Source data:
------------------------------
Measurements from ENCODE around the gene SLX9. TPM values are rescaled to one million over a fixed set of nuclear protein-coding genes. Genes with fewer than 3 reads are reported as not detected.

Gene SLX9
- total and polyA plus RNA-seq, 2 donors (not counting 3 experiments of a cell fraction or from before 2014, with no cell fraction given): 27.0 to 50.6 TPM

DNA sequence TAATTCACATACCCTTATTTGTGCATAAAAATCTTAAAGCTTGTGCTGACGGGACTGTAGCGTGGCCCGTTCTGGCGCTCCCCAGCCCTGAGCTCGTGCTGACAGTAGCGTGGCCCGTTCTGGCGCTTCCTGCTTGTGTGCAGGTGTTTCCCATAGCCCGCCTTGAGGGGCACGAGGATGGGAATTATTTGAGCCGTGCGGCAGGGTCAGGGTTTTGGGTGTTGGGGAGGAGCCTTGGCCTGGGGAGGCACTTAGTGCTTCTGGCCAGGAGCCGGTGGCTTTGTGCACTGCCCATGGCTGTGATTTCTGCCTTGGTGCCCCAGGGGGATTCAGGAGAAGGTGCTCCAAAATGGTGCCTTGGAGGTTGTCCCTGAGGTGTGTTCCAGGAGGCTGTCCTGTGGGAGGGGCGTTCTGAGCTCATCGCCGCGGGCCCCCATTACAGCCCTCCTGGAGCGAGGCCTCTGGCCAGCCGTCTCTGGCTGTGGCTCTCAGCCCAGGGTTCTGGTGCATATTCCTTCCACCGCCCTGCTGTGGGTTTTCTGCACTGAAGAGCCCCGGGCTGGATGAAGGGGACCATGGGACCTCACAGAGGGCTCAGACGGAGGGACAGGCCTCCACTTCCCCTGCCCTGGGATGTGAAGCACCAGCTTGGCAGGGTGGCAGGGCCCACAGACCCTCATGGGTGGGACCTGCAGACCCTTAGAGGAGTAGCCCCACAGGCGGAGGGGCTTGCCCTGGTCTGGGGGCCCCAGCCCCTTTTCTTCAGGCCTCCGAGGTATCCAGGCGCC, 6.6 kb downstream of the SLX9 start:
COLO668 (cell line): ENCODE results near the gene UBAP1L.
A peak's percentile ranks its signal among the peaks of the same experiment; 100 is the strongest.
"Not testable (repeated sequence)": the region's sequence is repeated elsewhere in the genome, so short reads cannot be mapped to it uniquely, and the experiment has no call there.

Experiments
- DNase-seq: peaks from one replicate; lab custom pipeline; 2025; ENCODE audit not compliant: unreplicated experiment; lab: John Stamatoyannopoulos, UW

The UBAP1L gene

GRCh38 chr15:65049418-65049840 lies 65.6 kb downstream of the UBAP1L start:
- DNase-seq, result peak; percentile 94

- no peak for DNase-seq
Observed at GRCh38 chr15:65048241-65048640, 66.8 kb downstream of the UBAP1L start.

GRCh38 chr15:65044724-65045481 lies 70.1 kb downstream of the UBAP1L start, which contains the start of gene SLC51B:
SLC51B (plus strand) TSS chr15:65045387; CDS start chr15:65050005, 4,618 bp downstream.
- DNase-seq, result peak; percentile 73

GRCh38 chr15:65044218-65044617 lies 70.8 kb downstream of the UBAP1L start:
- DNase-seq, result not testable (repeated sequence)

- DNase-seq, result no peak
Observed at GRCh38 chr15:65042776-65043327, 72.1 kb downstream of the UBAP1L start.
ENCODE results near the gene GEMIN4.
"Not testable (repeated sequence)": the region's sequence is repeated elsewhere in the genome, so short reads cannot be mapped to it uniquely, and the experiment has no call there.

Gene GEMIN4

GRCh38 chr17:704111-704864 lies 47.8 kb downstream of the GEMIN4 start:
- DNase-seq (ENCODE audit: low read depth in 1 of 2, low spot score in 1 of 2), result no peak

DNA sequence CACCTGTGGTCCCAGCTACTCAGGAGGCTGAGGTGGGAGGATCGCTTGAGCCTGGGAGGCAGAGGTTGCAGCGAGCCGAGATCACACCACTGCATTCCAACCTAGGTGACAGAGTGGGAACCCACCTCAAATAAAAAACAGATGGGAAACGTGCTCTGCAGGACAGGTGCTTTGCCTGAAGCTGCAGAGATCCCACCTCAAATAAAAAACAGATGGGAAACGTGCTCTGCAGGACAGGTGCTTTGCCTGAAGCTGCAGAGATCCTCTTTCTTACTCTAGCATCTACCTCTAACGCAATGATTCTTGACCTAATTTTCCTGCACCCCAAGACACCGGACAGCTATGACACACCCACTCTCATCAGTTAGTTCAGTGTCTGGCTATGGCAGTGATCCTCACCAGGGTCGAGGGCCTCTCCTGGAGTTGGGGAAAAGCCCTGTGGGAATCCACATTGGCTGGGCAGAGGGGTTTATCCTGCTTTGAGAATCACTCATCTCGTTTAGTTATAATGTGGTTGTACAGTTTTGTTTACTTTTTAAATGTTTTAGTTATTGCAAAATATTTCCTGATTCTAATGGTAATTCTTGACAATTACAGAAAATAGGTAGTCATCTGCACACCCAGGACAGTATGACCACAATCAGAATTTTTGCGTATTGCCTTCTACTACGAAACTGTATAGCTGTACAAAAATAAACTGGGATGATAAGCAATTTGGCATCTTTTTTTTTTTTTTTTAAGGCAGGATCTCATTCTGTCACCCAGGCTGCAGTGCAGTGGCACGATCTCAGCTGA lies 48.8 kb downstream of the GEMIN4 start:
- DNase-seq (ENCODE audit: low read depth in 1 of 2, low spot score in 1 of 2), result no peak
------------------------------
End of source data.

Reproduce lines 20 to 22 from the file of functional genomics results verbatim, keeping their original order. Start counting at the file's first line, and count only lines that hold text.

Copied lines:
- DNase-seq, result no peak
Observed at GRCh38 chr15:65042776-65043327, 72.1 kb downstream of the UBAP1L start.
ENCODE results near the gene GEMIN4.